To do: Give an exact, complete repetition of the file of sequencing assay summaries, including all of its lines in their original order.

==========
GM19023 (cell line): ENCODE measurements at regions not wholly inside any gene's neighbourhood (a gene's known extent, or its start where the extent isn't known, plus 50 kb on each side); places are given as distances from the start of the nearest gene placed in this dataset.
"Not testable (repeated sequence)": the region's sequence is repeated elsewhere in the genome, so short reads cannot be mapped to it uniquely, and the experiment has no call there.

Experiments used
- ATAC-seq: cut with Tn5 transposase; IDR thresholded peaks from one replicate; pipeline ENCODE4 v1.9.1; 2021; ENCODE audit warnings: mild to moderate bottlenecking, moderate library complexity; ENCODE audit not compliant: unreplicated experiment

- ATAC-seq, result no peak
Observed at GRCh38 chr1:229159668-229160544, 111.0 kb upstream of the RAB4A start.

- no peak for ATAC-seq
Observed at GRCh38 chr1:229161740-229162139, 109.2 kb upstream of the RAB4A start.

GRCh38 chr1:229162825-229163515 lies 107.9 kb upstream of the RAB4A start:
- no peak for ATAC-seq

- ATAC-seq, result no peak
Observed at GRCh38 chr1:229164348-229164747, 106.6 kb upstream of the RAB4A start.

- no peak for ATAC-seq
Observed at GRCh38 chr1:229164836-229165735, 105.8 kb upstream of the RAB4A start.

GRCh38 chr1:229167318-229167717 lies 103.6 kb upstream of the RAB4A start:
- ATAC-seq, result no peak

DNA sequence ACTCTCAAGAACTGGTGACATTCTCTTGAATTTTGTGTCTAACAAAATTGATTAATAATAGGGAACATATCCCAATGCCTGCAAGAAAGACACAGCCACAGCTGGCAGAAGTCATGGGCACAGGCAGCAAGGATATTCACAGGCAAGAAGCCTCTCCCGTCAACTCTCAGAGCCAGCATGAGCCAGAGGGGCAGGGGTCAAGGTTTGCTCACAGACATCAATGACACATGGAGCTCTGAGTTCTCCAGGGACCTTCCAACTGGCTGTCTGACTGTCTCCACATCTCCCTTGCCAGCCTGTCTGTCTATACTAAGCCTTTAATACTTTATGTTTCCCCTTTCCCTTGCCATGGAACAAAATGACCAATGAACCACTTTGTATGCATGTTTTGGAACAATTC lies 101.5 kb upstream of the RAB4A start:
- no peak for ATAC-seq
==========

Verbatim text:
GM19023 (cell line): ENCODE measurements at regions not wholly inside any gene's neighbourhood (a gene's known extent, or its start where the extent isn't known, plus 50 kb on each side); places are given as distances from the start of the nearest gene placed in this dataset.
"Not testable (repeated sequence)": the region's sequence is repeated elsewhere in the genome, so short reads cannot be mapped to it uniquely, and the experiment has no call there.

Experiments used
- ATAC-seq: cut with Tn5 transposase; IDR thresholded peaks from one replicate; pipeline ENCODE4 v1.9.1; 2021; ENCODE audit warnings: mild to moderate bottlenecking, moderate library complexity; ENCODE audit not compliant: unreplicated experiment

- ATAC-seq, result no peak
Observed at GRCh38 chr1:229159668-229160544, 111.0 kb upstream of the RAB4A start.

- no peak for ATAC-seq
Observed at GRCh38 chr1:229161740-229162139, 109.2 kb upstream of the RAB4A start.

GRCh38 chr1:229162825-229163515 lies 107.9 kb upstream of the RAB4A start:
- no peak for ATAC-seq

- ATAC-seq, result no peak
Observed at GRCh38 chr1:229164348-229164747, 106.6 kb upstream of the RAB4A start.

- no peak for ATAC-seq
Observed at GRCh38 chr1:229164836-229165735, 105.8 kb upstream of the RAB4A start.

GRCh38 chr1:229167318-229167717 lies 103.6 kb upstream of the RAB4A start:
- ATAC-seq, result no peak

DNA sequence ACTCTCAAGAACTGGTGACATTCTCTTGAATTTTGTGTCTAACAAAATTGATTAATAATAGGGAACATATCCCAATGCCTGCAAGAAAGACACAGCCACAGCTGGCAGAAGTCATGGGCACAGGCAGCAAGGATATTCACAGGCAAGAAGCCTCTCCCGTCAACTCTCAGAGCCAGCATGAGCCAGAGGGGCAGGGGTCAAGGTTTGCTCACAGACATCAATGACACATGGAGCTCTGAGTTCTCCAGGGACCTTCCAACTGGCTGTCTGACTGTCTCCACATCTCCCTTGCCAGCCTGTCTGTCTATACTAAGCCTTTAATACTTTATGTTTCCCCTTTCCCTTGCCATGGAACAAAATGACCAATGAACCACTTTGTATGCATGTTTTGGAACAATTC lies 101.5 kb upstream of the RAB4A start:
- no peak for ATAC-seq